One hair at a time

So time for an update…

This week has been good in the world of oncology.

Daya is putting on weight via TPN. She is chubbing up. She doesn’t actually eat anything. I had no idea some of the stuff they put into her body could actually burn her skin tissue if they made contact. Her TPN goes directly into her blood.

She also has a thick head of hair. The nurses keep stroking her head. She’s like their pet cat. She’s changed a lot since chemotherapy and surgery.

Daya got to spend some time with our play lady who has been with us since the beginning; back when Daya couldn’t even walk.

Daya asks for her all day after she leaves us.

Daya was bribed with a monkey mask this week. She has developed some nice chubby cheeks.

We, or maybe just me by myself, have been messing around all week. I roped the nurses into the room for a quick dance around to Baby Shark. I put my big bum down on the kid’s ride on tractor and took it for a spin around the ward and then I took our nurse around the as well – she sat in the trailer at the back of the tractor. I investigated the weight capacity of a kids micro scooter. We flicked play dough at each other. We won a competition on the radio. We messed around with jelly, we sang loudly, I made the nurses laugh hysterically til they cried, I danced around the nurses station day and night, I set up a mini office outside our room for ‘private consultations’ on important things such as where to find parking and what time the park closes, having answered queries from the nurses and parents as their new highly experienced self-appointed ‘Parent Liaison Officer’, I resumed formal duties as the mother of Daya. We cuddled and got through the nights. All in all it was a good week with dancing, friendly banter and good care. It helps that our nurses are also very funny and kiddie focussed. It makes things easier for Daya.

It’s been a tiring week.

Separately, I would like to talk to someone about parental abuse…I was just trying to put her leggings on and she snapped me like a crab. A few more years and these kids will be having plenty of jokes at my expense. I will be truly out-manoeuvred.

She was pleased with herself.

Daya’s been tired. She’s had a few procedures and been under General Anaesthetic this week. She’s picked up a minor viral infection. We have been going out to the park. She doesn’t have much energy but we are trying to build it up. She loves the swings and the sandpit.

I spent a restful weekend at home with the kids; doing nothing in particular. We rested and snuggled. Jasmine is saying words and is a joyful little character. Anaya is growing into a little independent politician…hmmm. I miss all this.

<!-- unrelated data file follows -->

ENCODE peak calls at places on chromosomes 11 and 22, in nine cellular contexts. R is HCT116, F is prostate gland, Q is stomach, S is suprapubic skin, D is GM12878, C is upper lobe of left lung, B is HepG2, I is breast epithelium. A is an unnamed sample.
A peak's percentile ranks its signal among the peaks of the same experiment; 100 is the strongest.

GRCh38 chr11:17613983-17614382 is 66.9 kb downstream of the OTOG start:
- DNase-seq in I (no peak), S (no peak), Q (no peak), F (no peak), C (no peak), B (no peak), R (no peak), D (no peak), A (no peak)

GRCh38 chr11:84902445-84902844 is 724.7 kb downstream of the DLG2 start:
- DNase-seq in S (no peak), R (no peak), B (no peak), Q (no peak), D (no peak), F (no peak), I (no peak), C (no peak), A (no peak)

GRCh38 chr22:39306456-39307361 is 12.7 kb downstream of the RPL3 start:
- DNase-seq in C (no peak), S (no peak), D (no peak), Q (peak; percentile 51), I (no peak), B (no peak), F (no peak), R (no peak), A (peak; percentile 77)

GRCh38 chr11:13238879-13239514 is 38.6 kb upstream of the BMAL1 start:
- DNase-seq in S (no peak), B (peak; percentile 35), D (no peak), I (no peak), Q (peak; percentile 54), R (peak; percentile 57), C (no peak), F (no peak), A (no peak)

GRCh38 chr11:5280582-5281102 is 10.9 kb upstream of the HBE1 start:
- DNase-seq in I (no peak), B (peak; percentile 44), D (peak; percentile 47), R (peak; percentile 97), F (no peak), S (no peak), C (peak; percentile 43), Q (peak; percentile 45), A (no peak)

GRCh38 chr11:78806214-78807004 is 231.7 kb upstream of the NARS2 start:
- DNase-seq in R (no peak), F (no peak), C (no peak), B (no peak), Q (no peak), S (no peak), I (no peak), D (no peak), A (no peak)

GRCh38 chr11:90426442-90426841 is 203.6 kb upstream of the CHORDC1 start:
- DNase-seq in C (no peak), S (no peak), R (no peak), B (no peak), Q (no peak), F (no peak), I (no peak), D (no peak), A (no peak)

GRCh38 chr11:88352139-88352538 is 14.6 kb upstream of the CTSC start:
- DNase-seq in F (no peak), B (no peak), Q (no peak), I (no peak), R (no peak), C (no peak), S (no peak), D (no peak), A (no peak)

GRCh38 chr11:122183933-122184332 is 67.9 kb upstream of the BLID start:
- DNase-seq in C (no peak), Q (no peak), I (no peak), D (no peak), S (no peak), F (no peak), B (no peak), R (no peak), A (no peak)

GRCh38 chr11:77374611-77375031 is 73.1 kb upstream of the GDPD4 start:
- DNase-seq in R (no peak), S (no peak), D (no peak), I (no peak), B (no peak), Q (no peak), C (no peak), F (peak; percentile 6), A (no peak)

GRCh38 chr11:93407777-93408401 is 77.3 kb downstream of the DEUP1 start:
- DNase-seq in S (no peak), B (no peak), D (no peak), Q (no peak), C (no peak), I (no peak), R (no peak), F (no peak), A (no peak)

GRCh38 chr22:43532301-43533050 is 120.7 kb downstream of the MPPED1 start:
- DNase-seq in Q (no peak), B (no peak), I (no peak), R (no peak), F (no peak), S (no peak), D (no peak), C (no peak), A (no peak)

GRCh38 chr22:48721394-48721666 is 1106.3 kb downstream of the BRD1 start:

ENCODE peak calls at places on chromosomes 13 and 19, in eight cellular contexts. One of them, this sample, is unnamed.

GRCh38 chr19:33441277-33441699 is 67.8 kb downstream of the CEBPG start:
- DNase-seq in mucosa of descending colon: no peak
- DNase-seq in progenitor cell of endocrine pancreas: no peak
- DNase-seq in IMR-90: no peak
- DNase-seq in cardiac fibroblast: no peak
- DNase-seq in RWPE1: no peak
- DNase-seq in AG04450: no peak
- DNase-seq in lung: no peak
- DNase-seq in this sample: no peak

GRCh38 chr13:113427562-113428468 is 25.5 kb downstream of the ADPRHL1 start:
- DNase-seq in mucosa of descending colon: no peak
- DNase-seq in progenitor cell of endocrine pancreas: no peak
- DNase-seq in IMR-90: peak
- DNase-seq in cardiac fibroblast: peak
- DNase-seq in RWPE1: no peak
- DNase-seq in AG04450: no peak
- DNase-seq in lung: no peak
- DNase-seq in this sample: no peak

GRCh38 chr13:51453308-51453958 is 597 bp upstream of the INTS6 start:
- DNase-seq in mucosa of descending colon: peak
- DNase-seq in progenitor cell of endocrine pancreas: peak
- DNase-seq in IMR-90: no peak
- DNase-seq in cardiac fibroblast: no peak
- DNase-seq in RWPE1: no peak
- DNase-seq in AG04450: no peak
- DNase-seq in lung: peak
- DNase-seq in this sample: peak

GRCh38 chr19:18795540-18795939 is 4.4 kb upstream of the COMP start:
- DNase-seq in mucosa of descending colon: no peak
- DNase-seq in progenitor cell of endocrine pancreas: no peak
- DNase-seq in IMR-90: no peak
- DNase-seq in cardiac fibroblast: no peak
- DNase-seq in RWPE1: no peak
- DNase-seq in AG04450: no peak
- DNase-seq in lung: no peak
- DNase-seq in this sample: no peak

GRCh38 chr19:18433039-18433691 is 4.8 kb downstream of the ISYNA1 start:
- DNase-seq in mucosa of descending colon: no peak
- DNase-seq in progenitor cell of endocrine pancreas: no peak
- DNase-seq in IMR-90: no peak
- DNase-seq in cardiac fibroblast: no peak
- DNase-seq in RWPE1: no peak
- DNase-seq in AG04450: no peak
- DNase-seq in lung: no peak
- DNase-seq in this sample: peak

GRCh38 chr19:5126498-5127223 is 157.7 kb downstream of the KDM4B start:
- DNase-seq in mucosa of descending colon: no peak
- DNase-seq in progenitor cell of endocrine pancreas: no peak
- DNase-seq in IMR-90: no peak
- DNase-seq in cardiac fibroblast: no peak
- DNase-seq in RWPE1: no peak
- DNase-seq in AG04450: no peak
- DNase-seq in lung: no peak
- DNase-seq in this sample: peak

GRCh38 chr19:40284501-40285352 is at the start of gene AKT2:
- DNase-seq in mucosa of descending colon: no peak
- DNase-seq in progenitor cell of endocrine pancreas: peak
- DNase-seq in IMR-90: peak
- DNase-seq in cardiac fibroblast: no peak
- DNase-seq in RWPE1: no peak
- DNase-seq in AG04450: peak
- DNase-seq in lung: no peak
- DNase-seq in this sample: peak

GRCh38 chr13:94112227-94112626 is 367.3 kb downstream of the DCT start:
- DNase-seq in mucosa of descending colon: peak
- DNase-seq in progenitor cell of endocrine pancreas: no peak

It’s been nice to sleep in my own bed. I’ve needed the rest.

Happy Colours

She said: the only way to beat death is life

He said: there’s a word for it……hope.

(Medical director of New Amsterdam Hospital talking to his Oncologist)

Nearly four months. That’s how long we have been living in hospital since Daya spiked a temperature for an infection.

Four months of living in a heavily air conditioned box. We have been out-out a few times. The air and light are a shock to the system when you first step out of the room and then again outside the building.

“I don’t know how you do it”. I don’t know how I do it.

We do it because we have to. You get scared sometimes, especially when kids are dying in the rooms next to you, and you have to remind yourself to not overthink.

Her body is now tired out and worn down by everything it has been through since the summer of 2017.

It’s lonely inside our closed room. It’s socially silent. It’s mentally un-stimulating. (That’s a made up word). It’s emotionally draining. It’s physically depleting.

This is what being in prison must be like, without the nice nursing staff.

You watch the clock tick by and try your best everyday. We are confined with each other. My job is to keep her well and stimulated all day and to comfort her at night. Sleep is definitely lacking.

The room is never dark and she’s often unsettled. Machines beep during the night. I buzz for the nurse. Sometimes she vomits, sometimes she cries.

A friend said, ‘it’s like having a new born all over again’, well dear friends it’s been like this since the start, it’s like having a newborn all the time. I am permanently exhausted.

They say a change is as good as a rest. They are wrong. Sometimes Daddy and I switch on the weekends. It’s then full on with the other two but with different needs. And now we have half term…!